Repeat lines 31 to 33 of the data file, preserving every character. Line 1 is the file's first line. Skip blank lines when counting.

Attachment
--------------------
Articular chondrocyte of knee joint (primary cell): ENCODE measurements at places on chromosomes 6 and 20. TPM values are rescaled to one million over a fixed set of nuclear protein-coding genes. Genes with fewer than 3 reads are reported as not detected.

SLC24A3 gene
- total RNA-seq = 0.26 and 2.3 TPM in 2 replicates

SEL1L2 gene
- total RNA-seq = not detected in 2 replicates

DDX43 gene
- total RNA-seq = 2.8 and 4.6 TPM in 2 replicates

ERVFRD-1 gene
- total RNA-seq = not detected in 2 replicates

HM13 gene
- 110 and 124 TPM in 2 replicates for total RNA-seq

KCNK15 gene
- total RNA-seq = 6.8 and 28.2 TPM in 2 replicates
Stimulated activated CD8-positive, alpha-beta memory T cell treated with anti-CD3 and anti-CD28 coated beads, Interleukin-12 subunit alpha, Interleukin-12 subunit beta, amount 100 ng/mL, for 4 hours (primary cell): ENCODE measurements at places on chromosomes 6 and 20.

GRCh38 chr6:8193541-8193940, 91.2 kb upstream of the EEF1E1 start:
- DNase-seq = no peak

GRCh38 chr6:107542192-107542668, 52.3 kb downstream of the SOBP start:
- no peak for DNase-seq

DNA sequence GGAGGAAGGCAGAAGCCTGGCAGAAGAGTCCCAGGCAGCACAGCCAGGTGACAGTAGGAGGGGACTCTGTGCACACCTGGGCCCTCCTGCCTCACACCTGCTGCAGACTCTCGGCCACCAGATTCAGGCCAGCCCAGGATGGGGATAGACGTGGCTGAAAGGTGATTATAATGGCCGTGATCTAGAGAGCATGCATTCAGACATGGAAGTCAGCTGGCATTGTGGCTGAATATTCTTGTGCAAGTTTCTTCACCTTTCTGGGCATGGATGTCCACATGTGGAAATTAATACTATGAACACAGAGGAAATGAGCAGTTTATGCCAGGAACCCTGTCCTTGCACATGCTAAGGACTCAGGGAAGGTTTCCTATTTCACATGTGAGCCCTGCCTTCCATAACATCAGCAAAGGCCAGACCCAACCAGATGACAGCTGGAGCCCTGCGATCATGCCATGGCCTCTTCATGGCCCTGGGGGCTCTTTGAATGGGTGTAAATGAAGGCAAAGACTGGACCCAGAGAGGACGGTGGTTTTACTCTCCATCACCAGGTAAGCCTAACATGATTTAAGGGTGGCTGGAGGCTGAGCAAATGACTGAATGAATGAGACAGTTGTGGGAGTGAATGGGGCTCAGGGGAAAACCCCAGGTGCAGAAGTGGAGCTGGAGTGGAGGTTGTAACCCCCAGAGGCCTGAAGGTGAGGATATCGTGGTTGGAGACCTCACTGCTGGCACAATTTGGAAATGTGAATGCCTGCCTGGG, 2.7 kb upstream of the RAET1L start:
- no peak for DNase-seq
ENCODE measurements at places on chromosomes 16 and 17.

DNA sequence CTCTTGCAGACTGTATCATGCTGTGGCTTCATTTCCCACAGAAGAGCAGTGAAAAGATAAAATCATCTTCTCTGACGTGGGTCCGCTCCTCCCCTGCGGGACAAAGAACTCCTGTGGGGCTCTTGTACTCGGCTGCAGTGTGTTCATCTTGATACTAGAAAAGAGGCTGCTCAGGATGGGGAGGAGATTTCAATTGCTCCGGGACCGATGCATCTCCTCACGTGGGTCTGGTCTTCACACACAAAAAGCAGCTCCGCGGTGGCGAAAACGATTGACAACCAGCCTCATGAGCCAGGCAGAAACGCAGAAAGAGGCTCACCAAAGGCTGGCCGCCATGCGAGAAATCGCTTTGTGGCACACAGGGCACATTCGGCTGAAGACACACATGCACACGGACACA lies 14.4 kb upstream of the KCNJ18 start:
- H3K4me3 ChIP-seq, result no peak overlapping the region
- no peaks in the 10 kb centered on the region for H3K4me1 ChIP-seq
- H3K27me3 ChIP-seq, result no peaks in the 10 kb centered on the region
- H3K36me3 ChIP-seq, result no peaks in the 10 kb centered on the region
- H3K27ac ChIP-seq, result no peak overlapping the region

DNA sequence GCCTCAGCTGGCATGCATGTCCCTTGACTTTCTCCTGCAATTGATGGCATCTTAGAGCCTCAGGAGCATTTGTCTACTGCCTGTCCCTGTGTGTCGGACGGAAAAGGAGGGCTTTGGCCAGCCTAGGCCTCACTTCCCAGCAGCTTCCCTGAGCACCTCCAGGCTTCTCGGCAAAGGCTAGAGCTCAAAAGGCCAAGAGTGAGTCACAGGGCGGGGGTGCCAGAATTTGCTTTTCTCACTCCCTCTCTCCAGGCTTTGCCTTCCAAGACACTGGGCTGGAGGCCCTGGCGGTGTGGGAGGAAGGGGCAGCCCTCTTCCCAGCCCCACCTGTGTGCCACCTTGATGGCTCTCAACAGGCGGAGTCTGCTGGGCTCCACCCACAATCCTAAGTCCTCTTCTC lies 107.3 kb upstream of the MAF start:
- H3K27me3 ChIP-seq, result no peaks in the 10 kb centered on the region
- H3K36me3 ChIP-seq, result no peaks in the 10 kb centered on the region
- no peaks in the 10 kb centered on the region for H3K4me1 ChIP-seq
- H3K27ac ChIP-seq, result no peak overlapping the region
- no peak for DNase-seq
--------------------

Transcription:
- no peaks in the 10 kb centered on the region for H3K4me1 ChIP-seq
- H3K27ac ChIP-seq, result no peak overlapping the region
- no peak for DNase-seq